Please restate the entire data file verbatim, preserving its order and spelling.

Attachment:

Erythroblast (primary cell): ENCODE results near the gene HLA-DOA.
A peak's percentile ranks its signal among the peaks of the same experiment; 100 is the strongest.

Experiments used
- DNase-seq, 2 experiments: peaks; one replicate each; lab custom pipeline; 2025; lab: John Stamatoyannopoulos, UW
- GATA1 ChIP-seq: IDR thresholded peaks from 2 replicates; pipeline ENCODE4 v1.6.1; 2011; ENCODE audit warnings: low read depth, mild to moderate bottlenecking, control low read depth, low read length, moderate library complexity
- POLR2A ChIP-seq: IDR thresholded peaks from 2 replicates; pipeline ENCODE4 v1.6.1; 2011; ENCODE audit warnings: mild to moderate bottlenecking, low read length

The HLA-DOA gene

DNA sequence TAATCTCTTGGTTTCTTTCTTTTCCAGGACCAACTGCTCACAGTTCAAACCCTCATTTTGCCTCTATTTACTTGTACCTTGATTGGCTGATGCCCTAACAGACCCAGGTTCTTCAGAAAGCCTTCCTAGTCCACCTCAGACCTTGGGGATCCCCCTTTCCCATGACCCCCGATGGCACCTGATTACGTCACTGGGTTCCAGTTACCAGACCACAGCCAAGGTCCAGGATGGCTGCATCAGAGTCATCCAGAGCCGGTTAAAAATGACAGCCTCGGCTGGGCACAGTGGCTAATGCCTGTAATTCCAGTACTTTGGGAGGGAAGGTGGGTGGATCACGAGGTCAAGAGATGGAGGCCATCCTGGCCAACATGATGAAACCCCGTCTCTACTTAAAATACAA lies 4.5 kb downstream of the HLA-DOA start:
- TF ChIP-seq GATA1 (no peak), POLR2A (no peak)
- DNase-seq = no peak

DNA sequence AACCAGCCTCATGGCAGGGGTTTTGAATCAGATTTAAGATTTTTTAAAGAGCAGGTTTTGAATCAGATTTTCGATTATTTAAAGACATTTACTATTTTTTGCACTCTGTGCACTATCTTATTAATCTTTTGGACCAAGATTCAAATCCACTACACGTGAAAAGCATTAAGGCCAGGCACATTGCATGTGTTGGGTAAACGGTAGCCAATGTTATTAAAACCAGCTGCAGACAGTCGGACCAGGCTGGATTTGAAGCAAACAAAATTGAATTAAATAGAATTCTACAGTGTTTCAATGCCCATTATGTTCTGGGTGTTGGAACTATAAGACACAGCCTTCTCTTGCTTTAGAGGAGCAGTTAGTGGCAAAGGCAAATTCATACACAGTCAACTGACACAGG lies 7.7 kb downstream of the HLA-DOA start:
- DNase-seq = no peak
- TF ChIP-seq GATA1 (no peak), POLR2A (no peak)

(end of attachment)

Erythroblast (primary cell): ENCODE results near the gene HLA-DOA.
A peak's percentile ranks its signal among the peaks of the same experiment; 100 is the strongest.

Experiments used
- DNase-seq, 2 experiments: peaks; one replicate each; lab custom pipeline; 2025; lab: John Stamatoyannopoulos, UW
- GATA1 ChIP-seq: IDR thresholded peaks from 2 replicates; pipeline ENCODE4 v1.6.1; 2011; ENCODE audit warnings: low read depth, mild to moderate bottlenecking, control low read depth, low read length, moderate library complexity
- POLR2A ChIP-seq: IDR thresholded peaks from 2 replicates; pipeline ENCODE4 v1.6.1; 2011; ENCODE audit warnings: mild to moderate bottlenecking, low read length

The HLA-DOA gene

DNA sequence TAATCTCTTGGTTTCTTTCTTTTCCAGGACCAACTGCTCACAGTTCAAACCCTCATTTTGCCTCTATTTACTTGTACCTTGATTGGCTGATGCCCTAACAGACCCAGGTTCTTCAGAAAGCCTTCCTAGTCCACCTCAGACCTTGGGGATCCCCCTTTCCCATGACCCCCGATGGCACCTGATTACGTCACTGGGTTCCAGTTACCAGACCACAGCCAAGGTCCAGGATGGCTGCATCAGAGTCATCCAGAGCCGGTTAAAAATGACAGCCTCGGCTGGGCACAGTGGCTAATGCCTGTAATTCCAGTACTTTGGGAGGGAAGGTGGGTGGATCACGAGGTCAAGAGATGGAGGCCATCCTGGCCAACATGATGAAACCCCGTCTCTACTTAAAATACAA lies 4.5 kb downstream of the HLA-DOA start:
- TF ChIP-seq GATA1 (no peak), POLR2A (no peak)
- DNase-seq = no peak

DNA sequence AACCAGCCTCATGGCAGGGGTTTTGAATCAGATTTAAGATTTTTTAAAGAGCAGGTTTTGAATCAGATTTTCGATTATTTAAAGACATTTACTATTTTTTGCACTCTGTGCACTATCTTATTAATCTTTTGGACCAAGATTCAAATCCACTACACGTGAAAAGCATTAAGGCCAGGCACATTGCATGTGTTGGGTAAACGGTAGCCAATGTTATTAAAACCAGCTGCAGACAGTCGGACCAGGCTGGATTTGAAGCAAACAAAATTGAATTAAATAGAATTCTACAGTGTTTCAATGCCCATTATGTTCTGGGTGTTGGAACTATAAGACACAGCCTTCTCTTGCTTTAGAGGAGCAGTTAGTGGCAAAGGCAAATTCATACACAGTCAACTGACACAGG lies 7.7 kb downstream of the HLA-DOA start:
- DNase-seq = no peak
- TF ChIP-seq GATA1 (no peak), POLR2A (no peak)